Do the ‘Better’ indicators work on Bitcoin? Well, yes and no.
Trading indicators are only as good as the data you feed them. Emini-Watch
And that’s the problem. Bitcoin data is all over the place and there is no single unified data feed. As of November 2020 there are (at least) 28 exchanges where Bitcoin trades. On the plus side, the activity is becoming more concentrated in fewer exchanges and arbitrageurs are forcing the “spreads” between exchanges lower.
But we are still left with a data problem.
Symbols for Bitcoin, Bitcoin Futures and Bitcoin Index
Here are the symbols (on TradeStation) for Bitcoin, Bitcoin Futures and the Bitcoin Index:
- Bitcoin (symbol: BTCUSD)
- Bitcoin Futures (symbol: @BTC)
- Bitcoin Real-Time Index (symbol: $BRTI)
The CME (that now has a Bitcoin futures contract) has made an attempt at creating a unified Bitcoin data feed. They have taken the data feed from 5 major exchanges and aggregated them together to create the Bitcoin Real-Time Index. However, this index does not include volume data, only the number of trades. TradeStation also has a Bitcoin data feed (listed under their Forex symbols) but I can’t find any details about how it’s constructed.
For each of these symbols we need 3 different “Format Symbol” settings:
- Bitcoin: 1440 minute bars and volume = Trade Volume
- Bitcoin Futures: daily chart
- Bitcoin Real-Time Index: 1440 minute bars and volume = Tick Count
And here’s an image of what those TradeStation “Format Symbol” settings look like for the Bitcoin Real-Time Index ($BRTI).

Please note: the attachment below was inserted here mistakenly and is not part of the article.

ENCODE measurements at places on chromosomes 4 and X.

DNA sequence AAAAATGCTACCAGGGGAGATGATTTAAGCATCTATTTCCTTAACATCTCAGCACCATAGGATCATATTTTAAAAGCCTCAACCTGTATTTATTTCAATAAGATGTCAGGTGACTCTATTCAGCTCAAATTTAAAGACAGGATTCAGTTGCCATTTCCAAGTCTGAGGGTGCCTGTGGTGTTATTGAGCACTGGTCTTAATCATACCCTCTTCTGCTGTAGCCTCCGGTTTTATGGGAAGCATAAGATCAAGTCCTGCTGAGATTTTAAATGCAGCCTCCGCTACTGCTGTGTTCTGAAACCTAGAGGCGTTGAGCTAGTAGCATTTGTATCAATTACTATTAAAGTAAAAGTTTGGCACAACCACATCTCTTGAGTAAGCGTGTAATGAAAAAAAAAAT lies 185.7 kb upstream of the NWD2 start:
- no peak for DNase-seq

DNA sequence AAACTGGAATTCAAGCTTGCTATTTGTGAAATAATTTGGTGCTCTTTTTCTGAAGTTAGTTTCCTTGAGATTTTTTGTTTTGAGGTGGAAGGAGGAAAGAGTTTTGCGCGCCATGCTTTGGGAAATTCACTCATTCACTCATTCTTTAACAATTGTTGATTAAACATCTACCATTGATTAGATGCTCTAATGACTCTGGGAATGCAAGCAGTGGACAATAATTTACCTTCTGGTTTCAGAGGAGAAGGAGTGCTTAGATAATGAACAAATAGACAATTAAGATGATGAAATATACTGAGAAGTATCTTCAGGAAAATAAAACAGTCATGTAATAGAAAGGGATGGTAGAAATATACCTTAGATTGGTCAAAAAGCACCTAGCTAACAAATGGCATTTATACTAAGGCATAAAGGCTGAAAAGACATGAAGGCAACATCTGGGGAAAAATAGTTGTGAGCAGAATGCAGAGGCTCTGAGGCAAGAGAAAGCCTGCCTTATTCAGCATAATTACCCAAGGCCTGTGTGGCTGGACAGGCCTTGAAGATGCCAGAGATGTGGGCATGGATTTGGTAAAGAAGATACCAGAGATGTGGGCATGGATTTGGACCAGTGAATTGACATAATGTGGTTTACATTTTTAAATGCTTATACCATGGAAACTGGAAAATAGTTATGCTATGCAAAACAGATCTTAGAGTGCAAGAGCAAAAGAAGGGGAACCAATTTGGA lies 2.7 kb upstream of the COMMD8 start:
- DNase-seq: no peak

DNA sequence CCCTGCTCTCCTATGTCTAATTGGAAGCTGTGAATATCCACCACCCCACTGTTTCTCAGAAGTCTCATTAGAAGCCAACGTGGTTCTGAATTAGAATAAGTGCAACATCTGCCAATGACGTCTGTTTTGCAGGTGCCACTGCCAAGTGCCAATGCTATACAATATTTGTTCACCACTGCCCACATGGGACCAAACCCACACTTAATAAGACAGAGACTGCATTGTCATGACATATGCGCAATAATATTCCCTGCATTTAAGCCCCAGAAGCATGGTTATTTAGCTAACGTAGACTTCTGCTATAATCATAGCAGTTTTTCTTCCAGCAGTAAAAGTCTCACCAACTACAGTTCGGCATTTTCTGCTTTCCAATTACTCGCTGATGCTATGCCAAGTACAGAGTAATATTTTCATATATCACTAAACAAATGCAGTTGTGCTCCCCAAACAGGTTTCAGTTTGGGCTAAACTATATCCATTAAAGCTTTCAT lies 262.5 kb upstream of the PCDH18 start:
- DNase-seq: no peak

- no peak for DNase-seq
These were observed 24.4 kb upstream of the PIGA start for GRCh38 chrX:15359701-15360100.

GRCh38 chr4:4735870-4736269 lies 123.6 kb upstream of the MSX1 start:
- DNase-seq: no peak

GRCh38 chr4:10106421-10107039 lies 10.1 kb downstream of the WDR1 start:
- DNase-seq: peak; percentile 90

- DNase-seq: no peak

That’s a 1440 minute chart with Tick Count used for volume. I’ve tested using Natural Hours or Session Hours for bar building and it doesn’t seem to matter which setting you use.
The ‘Better’ Indicators work on each of the Bitcoin symbols. But there are differences because each of the symbols have different volume data – and that impacts the Better Momentum and Better Pro Am indicators. So here are the 3 charts side-by-side with Better Momentum below the price bars and Better Pro Am on the price bars themselves.
And as you can see there are significant differences between all 3 charts:
- The BTCUSD chart caught the March 2020 low with Exhaustion Volume and blue Professional bars forming a “V” reversal
- The @BTC chart caught the September 2020 take-off just above $10,000 again with Exhaustion Volume and blue Professional bars forming a “V” reversal, and
- The $BRTI chart caught the August “false” break-out that was being led by the Amateurs causing RAMBO patterns and unstable Exhaustion Volume
We would expect the Bitcoin price to be more similar between the different Bitcoin data feeds – and so the Better Sine Wave indicator signals should match. But bear in mind that @BTC is a futures contract and that trades at a premium to the cash market or index – often as much as $200!
So here are the 3 charts side-by-side with Better Sine Wave cycles below the price bars and Better Sine Wave support and resistance lines on the price bars themselves.
Again, there are differences between all 3 charts but maybe not as significant as the volume signals. Unfortunately, no one chart is ideal. So my recommendation, if you’re a Crypto trader, is to use all three Bitcoin data feeds and follow all three charts.
And Why I’m a Bitcoin “Hodler”
And if you’re unfamiliar with the term “Hodl” here’s a definition from Wikipedia:
Hodl is slang in the cryptocurrency community for holding the cryptocurrency rather than selling it. A person who does this is known as a Hodler. It originated in a December 2013 post on the Bitcoin Forum message board by an apparently inebriated user who posted with a typo in the subject: ‘I AM HODLING’.
I hope you found this article on Bitcoin and the ‘Better’ indicators helpful.